67. 67. CMT/CFT Self-compassion taps into our internal care-giving system, so that we feel less frightened and alone. Self-compassion helps us feel safe and accepted, so that we can mindfully turn toward and accept our painful experience with greater ease. Many different parts of us….angry self, anxious self, sad self, critical self, compassionate-self By including CFT techniques individuals can be taught not just to challenge thoughts and behaviour but to develop self-soothing techniques, challenge self -criticism and accept themselves in a non-judgemental way (Gilbert, 2010).
  68. 68. How can I increase self-compassion? Develop sensitivity, sympathy, acceptance and insight into one’s own difficulties through self-reflection Refocus attention - reflecting on what would be helpful and supportive in a situation as opposed to judging oneself harshly and critically Thought balancing/self-monitoring The empty chair technique Exploring self-critical rumination Examining positives Use of Self-compassion diary Use of imagery Developing a compassionate ideal Compassionate colour Compassionate object Compassionate letter writing Mindfulness What do I need in this moment of pain and suffering?
  69. 69. Self-Compassionate Language Self-critical thinking and emotions such as fear and shame play a role in maintaining symptoms. Why do we criticise? Role/purpose of our self-critic? What types of things do you typically judge and criticise yourself for? What tone do you use? What language do you use when you make a mistake? How could you reframe your language to be more kind, supportive and understanding. Is there a reason why your inner critic is doing this? What purpose does it serve?
  70. 70. Self-Compassion-Example exercises • Soothing Rhythm Breathing • Hand on heart exercises • Loving kindness and self-compassion meditation • Compassionate body scan • Compassionate friend • Compassionate Behaviour • Letter writing • Method Acting – wisdom, courage, strength, motivation Overriding principle – what do I need now (in this very moment) to care for myself in this painful situation?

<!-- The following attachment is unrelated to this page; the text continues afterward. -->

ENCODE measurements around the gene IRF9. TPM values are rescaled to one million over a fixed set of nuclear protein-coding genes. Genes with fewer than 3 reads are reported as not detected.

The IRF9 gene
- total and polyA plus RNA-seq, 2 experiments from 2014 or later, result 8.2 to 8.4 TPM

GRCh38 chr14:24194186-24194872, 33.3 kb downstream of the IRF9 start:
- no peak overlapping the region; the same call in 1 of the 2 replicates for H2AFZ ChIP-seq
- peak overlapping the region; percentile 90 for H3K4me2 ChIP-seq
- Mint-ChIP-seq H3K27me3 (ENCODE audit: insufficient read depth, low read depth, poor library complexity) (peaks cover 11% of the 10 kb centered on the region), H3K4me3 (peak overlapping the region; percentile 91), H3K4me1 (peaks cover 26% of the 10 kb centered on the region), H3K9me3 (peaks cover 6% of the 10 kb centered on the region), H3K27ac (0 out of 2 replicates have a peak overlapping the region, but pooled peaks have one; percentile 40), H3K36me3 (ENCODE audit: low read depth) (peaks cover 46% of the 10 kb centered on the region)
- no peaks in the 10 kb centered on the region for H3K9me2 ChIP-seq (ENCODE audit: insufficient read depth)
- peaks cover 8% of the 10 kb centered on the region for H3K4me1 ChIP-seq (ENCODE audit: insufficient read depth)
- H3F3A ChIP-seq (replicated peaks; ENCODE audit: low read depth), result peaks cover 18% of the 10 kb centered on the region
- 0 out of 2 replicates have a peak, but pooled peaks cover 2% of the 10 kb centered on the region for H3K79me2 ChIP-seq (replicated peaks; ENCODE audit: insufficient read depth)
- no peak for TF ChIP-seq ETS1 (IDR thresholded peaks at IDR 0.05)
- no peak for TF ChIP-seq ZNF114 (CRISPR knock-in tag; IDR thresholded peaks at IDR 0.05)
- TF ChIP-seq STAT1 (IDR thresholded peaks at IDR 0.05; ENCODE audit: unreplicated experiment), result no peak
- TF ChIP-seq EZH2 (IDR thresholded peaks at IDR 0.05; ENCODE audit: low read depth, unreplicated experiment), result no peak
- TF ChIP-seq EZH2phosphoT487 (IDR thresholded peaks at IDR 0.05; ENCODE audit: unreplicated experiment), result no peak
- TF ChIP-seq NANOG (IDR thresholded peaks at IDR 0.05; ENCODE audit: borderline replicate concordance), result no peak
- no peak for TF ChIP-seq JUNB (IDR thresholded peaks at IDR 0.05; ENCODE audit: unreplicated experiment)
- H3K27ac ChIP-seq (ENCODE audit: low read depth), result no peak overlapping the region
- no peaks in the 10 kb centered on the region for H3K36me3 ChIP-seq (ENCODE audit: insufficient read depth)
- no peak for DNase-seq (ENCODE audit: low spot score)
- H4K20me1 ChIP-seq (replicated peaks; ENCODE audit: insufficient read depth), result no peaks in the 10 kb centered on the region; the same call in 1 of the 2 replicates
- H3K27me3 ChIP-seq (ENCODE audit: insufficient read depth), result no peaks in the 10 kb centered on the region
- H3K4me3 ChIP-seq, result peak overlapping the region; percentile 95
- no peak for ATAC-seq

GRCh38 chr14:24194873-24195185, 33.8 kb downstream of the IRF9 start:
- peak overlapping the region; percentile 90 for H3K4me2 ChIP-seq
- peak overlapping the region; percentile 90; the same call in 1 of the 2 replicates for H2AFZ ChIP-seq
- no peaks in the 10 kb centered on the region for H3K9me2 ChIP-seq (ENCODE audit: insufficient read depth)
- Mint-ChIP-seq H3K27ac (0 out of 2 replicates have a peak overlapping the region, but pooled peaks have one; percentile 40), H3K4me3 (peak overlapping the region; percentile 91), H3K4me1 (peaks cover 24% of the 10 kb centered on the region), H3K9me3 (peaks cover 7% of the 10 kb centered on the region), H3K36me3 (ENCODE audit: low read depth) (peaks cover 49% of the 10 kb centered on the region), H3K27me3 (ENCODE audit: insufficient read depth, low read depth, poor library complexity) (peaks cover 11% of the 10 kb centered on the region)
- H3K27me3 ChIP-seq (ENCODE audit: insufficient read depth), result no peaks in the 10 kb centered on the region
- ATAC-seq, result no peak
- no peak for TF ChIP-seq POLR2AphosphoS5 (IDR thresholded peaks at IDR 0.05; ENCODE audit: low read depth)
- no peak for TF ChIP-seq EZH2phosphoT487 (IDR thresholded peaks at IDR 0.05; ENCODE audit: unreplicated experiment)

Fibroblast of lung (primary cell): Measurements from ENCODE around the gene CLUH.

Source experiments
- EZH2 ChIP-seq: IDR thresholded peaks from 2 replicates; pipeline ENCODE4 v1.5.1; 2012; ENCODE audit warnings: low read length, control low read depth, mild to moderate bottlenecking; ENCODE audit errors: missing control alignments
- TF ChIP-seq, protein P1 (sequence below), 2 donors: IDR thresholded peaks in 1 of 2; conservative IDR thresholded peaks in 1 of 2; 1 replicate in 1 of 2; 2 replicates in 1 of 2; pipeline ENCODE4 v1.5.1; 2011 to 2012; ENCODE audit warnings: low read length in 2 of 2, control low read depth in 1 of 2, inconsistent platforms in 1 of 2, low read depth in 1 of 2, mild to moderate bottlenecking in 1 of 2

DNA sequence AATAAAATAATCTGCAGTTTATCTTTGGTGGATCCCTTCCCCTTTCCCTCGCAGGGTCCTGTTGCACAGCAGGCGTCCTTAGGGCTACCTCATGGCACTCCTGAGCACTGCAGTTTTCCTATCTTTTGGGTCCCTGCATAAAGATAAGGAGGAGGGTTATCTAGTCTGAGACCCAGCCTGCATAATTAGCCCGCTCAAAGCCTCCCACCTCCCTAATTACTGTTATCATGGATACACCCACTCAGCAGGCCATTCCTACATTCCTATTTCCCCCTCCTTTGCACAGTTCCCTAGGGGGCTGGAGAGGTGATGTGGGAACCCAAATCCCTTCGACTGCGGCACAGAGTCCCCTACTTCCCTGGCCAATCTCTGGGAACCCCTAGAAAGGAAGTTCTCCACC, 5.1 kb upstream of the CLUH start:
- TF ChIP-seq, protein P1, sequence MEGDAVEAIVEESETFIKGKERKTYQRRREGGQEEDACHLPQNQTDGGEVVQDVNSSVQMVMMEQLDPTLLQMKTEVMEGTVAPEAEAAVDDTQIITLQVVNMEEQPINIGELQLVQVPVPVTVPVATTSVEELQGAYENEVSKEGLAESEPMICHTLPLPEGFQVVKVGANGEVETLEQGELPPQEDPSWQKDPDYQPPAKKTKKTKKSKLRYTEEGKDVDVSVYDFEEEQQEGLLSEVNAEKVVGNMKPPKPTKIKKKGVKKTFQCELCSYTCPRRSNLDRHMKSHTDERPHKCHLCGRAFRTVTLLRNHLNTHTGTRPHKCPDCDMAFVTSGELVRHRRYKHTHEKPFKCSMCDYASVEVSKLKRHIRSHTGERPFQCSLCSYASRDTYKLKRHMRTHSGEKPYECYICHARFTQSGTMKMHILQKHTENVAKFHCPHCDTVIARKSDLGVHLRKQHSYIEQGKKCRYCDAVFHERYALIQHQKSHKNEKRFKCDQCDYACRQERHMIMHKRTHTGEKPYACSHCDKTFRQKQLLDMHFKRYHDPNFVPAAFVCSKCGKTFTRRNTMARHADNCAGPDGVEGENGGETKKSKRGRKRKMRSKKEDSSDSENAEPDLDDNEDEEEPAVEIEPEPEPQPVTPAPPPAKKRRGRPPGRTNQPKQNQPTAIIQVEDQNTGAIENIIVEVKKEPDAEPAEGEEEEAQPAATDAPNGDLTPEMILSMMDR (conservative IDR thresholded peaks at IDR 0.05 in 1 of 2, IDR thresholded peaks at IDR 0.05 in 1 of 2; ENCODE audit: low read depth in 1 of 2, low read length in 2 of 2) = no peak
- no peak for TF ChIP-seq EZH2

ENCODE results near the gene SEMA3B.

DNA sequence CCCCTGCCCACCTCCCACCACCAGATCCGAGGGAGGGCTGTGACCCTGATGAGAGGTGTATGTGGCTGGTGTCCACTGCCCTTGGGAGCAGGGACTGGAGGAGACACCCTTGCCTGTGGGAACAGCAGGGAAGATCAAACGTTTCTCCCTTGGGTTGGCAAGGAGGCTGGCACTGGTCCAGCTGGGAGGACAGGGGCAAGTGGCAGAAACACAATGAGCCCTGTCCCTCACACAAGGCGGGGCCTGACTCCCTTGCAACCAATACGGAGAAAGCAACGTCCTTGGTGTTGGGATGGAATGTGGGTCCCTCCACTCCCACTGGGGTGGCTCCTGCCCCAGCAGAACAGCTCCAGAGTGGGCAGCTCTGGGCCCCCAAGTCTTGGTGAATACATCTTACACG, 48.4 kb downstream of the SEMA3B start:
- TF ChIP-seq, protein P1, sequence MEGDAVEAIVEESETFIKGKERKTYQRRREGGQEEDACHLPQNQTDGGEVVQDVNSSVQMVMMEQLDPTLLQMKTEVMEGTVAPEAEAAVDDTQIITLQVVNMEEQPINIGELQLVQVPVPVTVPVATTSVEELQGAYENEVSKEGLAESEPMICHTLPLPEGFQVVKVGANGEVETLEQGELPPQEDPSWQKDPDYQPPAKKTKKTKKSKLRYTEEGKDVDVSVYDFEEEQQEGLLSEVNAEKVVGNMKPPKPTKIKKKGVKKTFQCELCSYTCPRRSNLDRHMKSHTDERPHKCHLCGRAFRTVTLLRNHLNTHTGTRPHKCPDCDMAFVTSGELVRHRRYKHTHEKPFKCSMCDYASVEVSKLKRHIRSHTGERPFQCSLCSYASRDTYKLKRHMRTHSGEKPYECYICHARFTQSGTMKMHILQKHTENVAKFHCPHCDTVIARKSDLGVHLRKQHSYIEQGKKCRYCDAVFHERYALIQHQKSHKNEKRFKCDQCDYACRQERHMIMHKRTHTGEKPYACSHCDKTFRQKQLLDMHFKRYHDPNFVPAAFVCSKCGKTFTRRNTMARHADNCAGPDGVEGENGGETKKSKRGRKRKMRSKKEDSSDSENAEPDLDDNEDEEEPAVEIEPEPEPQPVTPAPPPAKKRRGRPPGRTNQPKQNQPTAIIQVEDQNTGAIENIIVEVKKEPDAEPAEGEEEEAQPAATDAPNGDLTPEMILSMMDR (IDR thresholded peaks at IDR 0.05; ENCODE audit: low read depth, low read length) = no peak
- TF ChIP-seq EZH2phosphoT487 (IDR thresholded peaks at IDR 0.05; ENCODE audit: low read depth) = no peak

71. 71. Providing mental health services to victims of primary and secondary trauma…… • Self-compassion can be trained and cultivated • Utilising practical exercises that may cultivate a compassionate mind may help individuals respond to their ‘bully within’ with care and kindness rather than criticism and blame
  72. 72. What is compassion fatigue? “The cost of caring”(Figley, 1995. pg1) Secondary Traumatic Stress/Vicarious Trauma Who does it affect? How does it affect them? What causes it? What is burnout? Mental and physical exhaustion How does it link to compassion fatigue? What causes it? What can we do to protect ourselves? Compassion fatigue and burnout
  73. 73. The Compassionate Mind Workbook – Dec 2016……
  74. 74. Beaumont et al. (2012) CBT/CMT & trauma • Two groups – CBT vs CBT/CMT Both groups sig reduction in depression, anxiety, avoidance, hyper- arousal and intrusion post-therapy. No sign difference between groups. CBT/CMT group significantly improved self-compassion post-therapy Beaumont & Hollins-Martin (2015) • A narrative review. How effective is Compassion-Focused Therapy (CFT)? Twelve studies were identified which showed significant psychological improvements in clients with diagnosed trauma symptoms, brain injury, eating disorders, personality disorders, schizophrenia-spectrum disorder, chronic mental health problems and psychosis, both within groups and during one-to-one therapy.
  75. 75. Beaumont & Hollins-Martin (2013) EMDR/CMT Case study 58-year old man. Signature-signing phobia following a traumatic accident • 8 sessions of Compassionate Mind Training/EMDR resulted in an elimination of the client’s phobia, increase in mood, reduction in trauma-related symptoms and recall of forgotten early memories about his sisters traumatic death “If the only tool you have is a hammer you will treat everything as if it were a nail“ (Maslow)